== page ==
But the brothers just couldn’t take the money, retire and lie on the beach somewhere knowing their loyal employees would be put in harm’s way.
Fired. No job. No money. No warning.
Not to mention that the brothers LOVED what their business stood for… the brand, the culture and – most importantly – the LEGACY they had built over 25 years.
They asked me to drive down immediately, which I did.
It was about an hour away… and I remember seeing some of the company’s trucks on the motorway, making deliveries. I resonated with the emotions the sellers felt, but I was still bummed to miss out on my fee.
When I went into the office, all of the employees were there. The brothers had called everyone in to tell them what was happening.
Colin looked at me and explained they would not let a competitor buy the business, shut it down and screw everyone.
My mission – should I choose to accept it – was to find a “friendly” buyer.
Someone who wouldn’t close the business down.
Someone who would cherish it… safeguard the employees… maintain the brand… and uphold the legacy of the business.
Money wasn’t a factor for them. Get us some money if you can, they told me, but the buyer has to protect the business.
What happened next is insane… I don’t know what came over me.
I looked Colin in the eye and I said, “I’ll buy your business.”
He looked at me stunned.
He immediately asked me three questions…
Here’s what I told him…
Colin smiled and said, “I’ll give you 30 days. If you can make this work, it’s a deal.”
Everyone started clapping and cheering – and less than 30 days later, I was the 70% owner of this transport business.
My first deal.
Not by design… but by fate and circumstance.
The big lesson in all this for me is seller psychology – knowing WHY the owner wants to sell their business.
You see, a lot of sellers don’t value money.
They value other things – employees, reputation, brand, legacy…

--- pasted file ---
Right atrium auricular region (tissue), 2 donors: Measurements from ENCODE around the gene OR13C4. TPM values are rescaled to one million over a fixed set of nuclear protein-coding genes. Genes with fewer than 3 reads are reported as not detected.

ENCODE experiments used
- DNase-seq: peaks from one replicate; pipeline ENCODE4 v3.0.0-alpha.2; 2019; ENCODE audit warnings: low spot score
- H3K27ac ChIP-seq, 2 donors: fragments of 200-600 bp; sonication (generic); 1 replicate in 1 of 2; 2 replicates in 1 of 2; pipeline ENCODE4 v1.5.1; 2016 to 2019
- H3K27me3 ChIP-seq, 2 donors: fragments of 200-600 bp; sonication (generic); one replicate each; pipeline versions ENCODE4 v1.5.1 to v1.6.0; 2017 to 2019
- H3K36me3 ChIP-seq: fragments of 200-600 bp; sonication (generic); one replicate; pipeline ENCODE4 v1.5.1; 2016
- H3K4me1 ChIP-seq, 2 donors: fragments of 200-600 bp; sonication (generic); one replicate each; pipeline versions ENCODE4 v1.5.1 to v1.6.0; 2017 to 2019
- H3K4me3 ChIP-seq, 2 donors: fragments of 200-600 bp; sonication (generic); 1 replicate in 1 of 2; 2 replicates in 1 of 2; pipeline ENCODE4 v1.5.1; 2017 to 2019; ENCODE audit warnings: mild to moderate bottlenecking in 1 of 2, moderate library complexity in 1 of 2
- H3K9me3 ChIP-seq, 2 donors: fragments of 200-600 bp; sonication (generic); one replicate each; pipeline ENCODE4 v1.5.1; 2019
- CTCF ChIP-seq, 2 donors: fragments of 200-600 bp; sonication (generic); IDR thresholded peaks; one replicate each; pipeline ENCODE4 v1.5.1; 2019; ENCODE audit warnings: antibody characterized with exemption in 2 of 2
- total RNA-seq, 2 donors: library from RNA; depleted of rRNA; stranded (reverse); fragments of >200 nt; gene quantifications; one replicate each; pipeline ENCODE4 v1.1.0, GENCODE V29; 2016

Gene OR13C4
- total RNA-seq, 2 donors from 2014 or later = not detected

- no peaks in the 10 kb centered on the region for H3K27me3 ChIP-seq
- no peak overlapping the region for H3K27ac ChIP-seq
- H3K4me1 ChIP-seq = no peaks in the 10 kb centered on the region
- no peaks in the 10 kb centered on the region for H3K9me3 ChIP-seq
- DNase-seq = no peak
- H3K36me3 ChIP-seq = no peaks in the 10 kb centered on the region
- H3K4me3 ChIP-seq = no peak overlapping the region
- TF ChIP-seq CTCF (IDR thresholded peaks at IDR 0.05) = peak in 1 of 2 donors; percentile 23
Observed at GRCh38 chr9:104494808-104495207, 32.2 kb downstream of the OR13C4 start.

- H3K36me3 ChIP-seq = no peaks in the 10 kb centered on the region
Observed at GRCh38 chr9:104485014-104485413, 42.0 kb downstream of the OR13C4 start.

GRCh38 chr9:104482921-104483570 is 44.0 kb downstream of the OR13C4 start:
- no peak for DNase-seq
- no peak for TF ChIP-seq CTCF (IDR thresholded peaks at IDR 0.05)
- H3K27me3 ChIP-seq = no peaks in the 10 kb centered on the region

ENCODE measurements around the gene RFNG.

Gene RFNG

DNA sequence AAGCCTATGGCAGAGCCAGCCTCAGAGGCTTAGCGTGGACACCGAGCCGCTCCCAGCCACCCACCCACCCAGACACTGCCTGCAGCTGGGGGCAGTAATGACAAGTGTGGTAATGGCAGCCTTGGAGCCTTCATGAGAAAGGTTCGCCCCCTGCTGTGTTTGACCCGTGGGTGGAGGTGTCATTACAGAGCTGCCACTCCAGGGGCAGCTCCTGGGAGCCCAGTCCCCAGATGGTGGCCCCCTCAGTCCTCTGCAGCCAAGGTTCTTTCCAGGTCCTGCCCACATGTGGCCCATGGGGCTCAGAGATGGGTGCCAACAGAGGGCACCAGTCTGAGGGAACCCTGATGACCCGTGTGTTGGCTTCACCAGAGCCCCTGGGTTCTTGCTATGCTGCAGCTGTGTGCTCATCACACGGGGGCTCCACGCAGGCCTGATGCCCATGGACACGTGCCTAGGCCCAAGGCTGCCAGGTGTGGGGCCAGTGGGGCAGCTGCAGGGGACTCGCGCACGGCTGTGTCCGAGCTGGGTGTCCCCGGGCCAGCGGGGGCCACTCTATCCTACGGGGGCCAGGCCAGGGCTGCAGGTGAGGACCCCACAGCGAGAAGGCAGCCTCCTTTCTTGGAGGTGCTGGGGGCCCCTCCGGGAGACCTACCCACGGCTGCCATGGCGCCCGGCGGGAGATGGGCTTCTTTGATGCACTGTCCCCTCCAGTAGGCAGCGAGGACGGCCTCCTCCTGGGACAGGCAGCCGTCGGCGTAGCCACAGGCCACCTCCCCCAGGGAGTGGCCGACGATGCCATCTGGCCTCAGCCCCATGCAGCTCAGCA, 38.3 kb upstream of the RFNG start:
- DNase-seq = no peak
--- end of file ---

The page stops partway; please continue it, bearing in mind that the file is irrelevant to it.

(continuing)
Go find these sellers and buy their businesses.
There are more than 2 million of them in the U.S. alone.
Many of them are baby boomers, and 10,000 of them are retiring every single day. They want some money, sure, but more than that they want a safe, trusted pair of hands to carry on their business.
Be that person. Buy the business using asset-based financing and future payments from the future profits (this is called seller financing).
Ideally, you should pick a business in a sector you know and understand… one you are passionate about… one where you can add value and leverage your skills, network and experience.
So that’s the story of my first deal. The rest, as they say, is history.
I’ll be back with more confessions tomorrow.
Until then, bye for now.
Editor and co-founder, Dealmaker Wealth Society
P.S. Consulting for equity is also a great way to make money… without outright owning a business. You can use your sector experience and skill set to help small to midsized businesses grow, scale and overcome the obstacles plaguing them. Do this for a piece of ownership in the business (instead of cash) and by the time you’ve accumulated several clients, you’ve got a nice little portfolio of investments.
Have you ever consulted for an ownership stake in a business? Tell me about it! I want to share your success stories, so reply to this email and spare no detail.